Archive for November, 2013

Review of Ely Consort’s ‘Music for Anniversaries and Advent’ in St. Andrew’s Church, Soham on Saturday 30th November 2013

November 30, 2013

Matthew Rudd (Director), Ely Consort and Edmund Aldhouse (organist) presented a magnificent concert on Saturday. The programme was packed with appropriate works for the season. Usually, the word ‘challenging’ denotes pieces that are too difficult for the performers, but on this occasion, the challenging works chosen for the first half of the programme were beautifully handled by these fine musicians.

Choir, conductor and organist were of one mind and throughout the evening their music was exquisitely shaped, the parts clear and well-balanced, the tonal quality first-rate, the dynamics (louds and softs) effective, and rests and detached notes wonderfully controlled. The vocal technique of these fine singers was constantly apparent.

The first pieces were highly appropriate: works by Britten (for his 100th anniversary) ‘Hymn to St. Cecilia’ (choir) and ‘Prelude and Fugue on a theme of Vittoria (organ). ‘Andreas Christi famulus’ by Crecquillon marked St. Andrew’s Day. Works by Howells included ‘Sarabande in modo elegiac’ (organ) and ‘Take him, earth, for cherishing’ (choir).  Of this first group of pieces, the highlight for me was the very moving ‘Take him, earth, for cherishing’ commissioned for the memorial service for President Kennedy after his untimely and sudden death. The words were keenly expressed with moments of great anguish and agitation contrasted by very moving episodes of prayerful application.

It was in the second part of the programme that the choir really let its hair down and we revelled in more traditional favourites. These were very musically and movingly expressed beginning with a wonderful rendition of ‘O come, O come Immanuel’ arranged by John Rutter. Other delights featured work by Michael Praetorius, Stanley Vann, Carter, Mendelssohn, Bach, Vaughan Williams and Poulenc. One notable extra was a moving composition by Edward Skelton (previously a key member of the choir).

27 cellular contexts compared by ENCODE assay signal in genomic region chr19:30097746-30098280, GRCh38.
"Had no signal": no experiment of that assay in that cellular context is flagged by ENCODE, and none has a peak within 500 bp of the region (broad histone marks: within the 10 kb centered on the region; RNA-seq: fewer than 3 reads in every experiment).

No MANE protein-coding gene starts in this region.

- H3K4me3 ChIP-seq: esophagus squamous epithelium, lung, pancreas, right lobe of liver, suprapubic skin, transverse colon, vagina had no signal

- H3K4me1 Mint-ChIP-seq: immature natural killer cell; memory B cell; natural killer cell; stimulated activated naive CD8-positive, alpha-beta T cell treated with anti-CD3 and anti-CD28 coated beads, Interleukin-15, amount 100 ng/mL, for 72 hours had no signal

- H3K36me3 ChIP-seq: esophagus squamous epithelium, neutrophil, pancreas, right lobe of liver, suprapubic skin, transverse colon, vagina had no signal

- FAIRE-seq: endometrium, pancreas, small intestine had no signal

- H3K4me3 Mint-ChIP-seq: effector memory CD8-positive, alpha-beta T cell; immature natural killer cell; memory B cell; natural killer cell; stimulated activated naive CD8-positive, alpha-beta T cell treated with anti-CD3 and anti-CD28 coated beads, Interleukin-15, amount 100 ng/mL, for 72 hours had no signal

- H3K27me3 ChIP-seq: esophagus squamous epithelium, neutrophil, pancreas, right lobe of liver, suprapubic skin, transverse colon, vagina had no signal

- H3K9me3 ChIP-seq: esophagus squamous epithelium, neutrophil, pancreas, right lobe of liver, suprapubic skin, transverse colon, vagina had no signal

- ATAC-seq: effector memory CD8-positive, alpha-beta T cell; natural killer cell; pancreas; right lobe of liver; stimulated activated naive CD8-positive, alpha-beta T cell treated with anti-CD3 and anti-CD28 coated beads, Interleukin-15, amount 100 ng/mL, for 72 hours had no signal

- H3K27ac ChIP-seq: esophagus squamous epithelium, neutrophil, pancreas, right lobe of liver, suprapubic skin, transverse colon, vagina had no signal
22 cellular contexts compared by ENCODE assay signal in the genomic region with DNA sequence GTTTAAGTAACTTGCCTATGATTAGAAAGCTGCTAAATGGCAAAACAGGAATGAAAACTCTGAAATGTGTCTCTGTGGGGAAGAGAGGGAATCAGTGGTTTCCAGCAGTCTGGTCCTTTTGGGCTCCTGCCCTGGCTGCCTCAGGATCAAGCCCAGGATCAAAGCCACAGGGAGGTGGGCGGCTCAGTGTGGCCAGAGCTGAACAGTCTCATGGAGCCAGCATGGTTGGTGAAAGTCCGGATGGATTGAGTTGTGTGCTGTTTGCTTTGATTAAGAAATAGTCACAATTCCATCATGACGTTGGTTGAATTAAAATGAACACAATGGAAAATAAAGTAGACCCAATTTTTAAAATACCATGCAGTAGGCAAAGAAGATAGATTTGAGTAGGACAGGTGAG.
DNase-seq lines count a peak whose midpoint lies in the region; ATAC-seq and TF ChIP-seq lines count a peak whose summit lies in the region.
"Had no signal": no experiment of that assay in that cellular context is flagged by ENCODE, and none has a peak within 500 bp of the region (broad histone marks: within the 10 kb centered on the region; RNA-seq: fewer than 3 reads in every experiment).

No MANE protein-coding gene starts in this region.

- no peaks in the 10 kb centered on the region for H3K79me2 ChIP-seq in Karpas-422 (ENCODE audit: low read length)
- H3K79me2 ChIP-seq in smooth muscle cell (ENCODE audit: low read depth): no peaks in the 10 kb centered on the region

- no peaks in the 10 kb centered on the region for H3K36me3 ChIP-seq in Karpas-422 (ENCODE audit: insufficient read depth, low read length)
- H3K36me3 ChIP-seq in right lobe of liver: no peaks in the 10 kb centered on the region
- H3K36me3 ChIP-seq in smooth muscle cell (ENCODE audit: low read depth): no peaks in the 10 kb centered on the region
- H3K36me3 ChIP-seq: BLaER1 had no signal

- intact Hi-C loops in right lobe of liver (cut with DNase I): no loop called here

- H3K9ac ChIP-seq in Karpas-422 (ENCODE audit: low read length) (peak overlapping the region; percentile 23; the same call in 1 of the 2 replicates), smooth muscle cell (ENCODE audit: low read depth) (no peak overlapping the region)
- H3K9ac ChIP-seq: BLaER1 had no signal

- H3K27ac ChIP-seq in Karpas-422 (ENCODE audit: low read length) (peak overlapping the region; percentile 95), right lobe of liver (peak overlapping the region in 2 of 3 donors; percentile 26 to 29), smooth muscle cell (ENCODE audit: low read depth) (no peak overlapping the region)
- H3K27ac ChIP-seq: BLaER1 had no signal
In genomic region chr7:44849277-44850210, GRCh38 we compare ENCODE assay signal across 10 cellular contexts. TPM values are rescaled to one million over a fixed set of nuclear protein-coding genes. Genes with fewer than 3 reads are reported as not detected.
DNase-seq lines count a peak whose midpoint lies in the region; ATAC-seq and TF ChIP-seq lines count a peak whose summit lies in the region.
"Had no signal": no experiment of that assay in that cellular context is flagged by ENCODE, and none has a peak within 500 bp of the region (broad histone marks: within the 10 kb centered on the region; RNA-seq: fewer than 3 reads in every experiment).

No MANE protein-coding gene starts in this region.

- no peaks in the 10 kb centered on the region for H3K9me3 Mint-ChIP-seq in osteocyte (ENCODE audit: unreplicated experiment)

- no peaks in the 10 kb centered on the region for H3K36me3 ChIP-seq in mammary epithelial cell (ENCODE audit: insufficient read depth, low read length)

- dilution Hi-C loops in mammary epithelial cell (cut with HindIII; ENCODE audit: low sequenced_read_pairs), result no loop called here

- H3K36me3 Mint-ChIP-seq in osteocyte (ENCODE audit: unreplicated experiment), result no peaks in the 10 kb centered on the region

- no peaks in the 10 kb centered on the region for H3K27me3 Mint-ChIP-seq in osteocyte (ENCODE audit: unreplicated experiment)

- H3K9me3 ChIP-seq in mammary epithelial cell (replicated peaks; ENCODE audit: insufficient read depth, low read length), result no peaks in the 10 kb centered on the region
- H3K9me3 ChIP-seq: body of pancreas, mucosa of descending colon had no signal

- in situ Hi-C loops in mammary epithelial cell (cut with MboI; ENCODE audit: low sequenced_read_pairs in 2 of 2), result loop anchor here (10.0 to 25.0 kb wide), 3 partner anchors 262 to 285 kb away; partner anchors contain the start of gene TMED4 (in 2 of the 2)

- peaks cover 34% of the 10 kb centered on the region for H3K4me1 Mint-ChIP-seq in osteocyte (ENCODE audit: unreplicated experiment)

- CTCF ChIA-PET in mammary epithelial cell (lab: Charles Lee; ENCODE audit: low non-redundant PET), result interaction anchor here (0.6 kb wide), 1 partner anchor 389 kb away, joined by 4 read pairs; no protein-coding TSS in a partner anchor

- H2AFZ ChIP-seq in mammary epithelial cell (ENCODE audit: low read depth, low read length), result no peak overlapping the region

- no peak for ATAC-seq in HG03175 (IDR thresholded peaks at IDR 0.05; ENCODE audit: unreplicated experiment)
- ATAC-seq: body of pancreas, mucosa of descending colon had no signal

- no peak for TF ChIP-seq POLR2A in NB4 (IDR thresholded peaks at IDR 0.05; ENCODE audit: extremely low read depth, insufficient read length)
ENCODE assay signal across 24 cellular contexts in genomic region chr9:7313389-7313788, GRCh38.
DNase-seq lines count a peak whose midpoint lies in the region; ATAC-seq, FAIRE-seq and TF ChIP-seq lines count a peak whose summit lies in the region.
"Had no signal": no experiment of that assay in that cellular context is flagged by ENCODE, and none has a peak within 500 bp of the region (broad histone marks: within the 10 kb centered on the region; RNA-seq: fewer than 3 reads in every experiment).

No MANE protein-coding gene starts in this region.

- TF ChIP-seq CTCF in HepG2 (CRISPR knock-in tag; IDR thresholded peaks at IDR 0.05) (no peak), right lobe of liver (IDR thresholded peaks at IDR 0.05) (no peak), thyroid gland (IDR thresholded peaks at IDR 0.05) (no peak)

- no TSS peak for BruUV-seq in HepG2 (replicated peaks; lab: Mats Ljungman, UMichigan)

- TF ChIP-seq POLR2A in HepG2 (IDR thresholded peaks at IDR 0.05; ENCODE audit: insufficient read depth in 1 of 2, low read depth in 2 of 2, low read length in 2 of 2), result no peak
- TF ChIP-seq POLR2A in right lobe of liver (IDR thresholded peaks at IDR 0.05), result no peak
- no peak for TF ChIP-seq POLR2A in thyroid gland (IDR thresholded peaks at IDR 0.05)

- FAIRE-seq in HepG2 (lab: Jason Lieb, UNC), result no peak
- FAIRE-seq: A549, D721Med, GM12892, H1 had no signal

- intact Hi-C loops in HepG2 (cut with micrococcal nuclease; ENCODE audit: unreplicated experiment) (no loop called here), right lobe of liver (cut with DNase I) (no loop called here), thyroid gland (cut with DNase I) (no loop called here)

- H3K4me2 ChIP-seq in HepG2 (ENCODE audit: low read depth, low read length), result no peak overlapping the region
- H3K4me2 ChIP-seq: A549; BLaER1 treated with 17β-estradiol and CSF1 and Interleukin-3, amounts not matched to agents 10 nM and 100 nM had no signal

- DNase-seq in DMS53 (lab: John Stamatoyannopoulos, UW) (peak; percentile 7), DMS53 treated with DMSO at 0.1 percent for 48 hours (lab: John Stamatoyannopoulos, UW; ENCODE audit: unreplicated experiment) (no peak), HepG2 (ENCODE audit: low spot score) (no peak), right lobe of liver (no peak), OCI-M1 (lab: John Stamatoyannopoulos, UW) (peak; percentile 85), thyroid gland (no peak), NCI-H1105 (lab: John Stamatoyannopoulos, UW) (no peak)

Edmund Aldhouse supported the singers admirably as well as performing a number of solo items that balanced the programme well. The one that appealed to me most was ‘Toccata on Veni Emmanuel’ by Andrew Carter.  Edmund let rip on the new organ in St. Andrew’s Church and performed this rousing work with a real sense of drama and panache.

Overall, this was indeed a magical evening of high quality music and the encore, ‘Nova, Nova’ by Bob Chilcott ended to evening perfectly.

For more information

Rosemary Westwell


Review of Anthony Brown (saxophone) and Leo Nicholson (piano) presenting a concert at the Hayward Theatre Ely on Friday 29th November 2013

November 30, 2013

It is impossible to get 100% in a music exam. After all it is so subjective. However, after tonight’s performance by these two amazing musicians, I had to agree that it is indeed feasible. All credit must go to Anthony Brown who demonstrated a phenomenal technique and highly musical approach to the saxophone, a much maligned instrument. He was accompanied by an equally talented pianist, Leo Nicholson and between them, they produced music that transfixed the listeners – it was so good. The synchronism they achieved was out of this world – no matter how tricky the run or the rests, they were always spot on.

The varied programme was action-packed and included works by Singelee, Piazzolla, Richard Rodney Bennett, Ibert, Maurice, Gershwin Debussy, Heath and Dubois. When the first saxophone flourish sounded we knew we were going to experience a wonderful concert. These two knew how to master the trickiest passages, the exacting articulation and the most sonorous  of passages. Highlights for me were Piazzolla’s ‘Histoire du Tango’: ‘Bordel 1900’ and ‘Cafe 1930’, Paule Maurice’s ‘Song for my Love’ and the ‘Flight of the Bumble Bee’ and ‘The Hare and the Tortoise’ by Dubois.

‘Bordel 1900’ was the first of many pieces that exuded magical rhythms brilliantly synchronised by these two highly talented performers. The tonal beauty of the saxophone was fully explored in ‘Cafe 1930’. We were soon transported into the dreamy, relaxed coffee haze of a well frequented cafe.